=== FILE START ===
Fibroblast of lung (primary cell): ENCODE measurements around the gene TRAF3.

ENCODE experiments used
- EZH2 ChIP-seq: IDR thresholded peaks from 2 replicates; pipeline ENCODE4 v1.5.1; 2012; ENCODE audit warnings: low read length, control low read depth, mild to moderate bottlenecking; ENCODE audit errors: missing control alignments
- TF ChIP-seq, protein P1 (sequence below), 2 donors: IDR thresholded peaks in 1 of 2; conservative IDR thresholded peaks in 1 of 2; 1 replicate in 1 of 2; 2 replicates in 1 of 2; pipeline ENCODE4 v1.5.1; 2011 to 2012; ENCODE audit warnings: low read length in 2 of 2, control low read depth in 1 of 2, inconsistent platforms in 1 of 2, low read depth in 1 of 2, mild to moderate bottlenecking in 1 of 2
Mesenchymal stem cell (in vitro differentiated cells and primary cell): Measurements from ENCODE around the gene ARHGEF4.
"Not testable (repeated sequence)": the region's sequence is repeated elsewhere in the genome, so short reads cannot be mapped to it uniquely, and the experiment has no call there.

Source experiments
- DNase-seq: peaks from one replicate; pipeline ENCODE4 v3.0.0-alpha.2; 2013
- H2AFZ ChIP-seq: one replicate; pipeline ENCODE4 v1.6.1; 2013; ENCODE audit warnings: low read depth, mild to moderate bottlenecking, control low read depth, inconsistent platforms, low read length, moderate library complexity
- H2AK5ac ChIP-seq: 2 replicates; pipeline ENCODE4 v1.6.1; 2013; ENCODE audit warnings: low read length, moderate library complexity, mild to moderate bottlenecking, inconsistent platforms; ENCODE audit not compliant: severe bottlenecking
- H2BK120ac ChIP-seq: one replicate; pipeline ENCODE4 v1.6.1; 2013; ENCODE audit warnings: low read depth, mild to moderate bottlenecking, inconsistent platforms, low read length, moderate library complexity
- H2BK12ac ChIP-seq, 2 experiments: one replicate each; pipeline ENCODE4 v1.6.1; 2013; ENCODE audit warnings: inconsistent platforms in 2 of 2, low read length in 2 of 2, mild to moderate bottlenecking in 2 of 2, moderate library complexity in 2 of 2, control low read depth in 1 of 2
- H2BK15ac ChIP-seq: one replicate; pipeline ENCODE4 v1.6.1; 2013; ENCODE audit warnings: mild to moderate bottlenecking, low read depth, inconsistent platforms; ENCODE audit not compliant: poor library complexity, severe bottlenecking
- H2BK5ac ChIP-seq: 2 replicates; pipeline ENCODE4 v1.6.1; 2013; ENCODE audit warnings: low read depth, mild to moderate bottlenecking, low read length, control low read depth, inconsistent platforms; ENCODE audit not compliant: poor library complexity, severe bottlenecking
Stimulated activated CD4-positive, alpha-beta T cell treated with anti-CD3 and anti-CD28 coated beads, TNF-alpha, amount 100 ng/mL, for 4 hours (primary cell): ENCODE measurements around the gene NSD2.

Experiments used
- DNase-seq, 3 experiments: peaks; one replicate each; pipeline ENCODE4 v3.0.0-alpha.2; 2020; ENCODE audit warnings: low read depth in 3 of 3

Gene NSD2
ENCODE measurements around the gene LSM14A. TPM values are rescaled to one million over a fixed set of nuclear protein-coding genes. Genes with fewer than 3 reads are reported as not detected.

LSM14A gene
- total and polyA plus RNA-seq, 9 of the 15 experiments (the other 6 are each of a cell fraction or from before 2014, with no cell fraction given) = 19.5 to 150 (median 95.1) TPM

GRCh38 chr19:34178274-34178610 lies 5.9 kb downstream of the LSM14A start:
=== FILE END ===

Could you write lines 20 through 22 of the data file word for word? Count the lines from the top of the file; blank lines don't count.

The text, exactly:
LSM14A gene
- total and polyA plus RNA-seq, 9 of the 15 experiments (the other 6 are each of a cell fraction or from before 2014, with no cell fraction given) = 19.5 to 150 (median 95.1) TPM

GRCh38 chr19:34178274-34178610 lies 5.9 kb downstream of the LSM14A start: